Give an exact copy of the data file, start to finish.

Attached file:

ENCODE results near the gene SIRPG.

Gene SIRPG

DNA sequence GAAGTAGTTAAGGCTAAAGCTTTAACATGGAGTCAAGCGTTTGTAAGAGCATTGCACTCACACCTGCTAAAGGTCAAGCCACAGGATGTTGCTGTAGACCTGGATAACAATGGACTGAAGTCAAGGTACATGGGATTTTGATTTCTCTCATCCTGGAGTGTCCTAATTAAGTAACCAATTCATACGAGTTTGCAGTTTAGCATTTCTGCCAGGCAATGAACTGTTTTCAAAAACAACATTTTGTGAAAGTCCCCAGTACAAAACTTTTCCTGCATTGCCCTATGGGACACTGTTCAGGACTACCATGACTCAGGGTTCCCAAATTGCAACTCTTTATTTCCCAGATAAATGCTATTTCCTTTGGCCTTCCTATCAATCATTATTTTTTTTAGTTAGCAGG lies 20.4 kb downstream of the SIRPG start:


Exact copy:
ENCODE results near the gene SIRPG.

Gene SIRPG

DNA sequence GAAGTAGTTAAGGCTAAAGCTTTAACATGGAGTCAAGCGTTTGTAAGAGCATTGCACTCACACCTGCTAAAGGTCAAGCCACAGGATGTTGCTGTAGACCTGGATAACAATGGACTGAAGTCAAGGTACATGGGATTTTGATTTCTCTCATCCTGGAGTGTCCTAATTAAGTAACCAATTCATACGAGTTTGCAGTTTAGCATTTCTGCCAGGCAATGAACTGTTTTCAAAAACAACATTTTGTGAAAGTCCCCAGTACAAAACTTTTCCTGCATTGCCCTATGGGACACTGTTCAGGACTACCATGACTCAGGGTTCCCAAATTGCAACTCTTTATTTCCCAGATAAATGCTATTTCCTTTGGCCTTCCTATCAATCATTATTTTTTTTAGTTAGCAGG lies 20.4 kb downstream of the SIRPG start: